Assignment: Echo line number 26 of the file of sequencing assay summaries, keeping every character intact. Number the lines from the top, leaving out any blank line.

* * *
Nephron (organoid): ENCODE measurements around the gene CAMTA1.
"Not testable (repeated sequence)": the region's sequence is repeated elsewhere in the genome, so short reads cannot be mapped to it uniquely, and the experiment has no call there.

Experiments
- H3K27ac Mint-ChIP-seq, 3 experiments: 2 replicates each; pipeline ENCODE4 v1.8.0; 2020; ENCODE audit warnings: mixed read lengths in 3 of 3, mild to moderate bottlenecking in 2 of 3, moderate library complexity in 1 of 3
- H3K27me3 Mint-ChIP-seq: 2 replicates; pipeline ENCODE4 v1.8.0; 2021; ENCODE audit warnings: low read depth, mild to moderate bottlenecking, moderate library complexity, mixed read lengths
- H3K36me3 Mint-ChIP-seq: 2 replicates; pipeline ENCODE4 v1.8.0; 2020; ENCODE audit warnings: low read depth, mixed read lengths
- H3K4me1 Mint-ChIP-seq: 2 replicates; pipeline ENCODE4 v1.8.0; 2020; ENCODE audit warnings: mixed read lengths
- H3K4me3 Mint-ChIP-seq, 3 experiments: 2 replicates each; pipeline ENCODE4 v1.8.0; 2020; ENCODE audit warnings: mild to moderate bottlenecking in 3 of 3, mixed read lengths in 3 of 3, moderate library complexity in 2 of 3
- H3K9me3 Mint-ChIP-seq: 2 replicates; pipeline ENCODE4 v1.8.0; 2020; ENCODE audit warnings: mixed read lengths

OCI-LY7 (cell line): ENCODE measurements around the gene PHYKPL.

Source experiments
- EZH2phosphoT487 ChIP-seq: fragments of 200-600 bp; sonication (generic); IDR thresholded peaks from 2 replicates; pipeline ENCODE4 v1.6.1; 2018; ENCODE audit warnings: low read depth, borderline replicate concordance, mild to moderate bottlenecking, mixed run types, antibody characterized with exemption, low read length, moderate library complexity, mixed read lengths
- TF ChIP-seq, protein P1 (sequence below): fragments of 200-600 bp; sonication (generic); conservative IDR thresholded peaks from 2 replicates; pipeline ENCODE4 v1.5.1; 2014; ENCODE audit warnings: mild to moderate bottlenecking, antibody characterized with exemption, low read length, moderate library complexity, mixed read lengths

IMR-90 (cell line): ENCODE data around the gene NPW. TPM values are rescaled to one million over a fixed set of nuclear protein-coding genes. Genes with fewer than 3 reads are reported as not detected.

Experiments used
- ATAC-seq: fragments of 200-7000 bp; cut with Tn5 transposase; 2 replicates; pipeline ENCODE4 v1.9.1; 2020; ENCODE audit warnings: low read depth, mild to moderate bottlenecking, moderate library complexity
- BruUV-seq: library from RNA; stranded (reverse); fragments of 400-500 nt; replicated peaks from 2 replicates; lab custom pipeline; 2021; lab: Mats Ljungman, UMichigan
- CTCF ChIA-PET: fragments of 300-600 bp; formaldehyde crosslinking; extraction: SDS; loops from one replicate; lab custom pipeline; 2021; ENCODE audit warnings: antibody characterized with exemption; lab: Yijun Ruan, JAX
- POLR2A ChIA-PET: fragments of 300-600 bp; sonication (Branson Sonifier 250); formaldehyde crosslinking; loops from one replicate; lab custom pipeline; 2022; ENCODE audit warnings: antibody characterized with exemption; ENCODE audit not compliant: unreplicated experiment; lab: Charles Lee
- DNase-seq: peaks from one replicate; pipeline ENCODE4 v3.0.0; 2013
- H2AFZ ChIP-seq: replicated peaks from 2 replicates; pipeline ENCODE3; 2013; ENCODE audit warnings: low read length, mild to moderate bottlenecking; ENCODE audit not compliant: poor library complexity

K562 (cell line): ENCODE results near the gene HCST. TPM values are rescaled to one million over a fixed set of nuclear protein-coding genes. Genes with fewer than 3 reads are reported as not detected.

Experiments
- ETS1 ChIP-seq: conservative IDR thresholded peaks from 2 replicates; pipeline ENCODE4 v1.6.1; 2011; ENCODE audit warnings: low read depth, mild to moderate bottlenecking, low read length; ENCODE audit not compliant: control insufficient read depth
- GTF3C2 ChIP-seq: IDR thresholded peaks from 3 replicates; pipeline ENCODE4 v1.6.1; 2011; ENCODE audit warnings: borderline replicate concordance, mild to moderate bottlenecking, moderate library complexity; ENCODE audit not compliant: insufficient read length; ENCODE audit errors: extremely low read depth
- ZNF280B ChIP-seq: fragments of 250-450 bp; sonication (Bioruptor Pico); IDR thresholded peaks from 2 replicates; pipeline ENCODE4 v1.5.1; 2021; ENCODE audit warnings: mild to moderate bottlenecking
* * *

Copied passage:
- ZNF280B ChIP-seq: fragments of 250-450 bp; sonication (Bioruptor Pico); IDR thresholded peaks from 2 replicates; pipeline ENCODE4 v1.5.1; 2021; ENCODE audit warnings: mild to moderate bottlenecking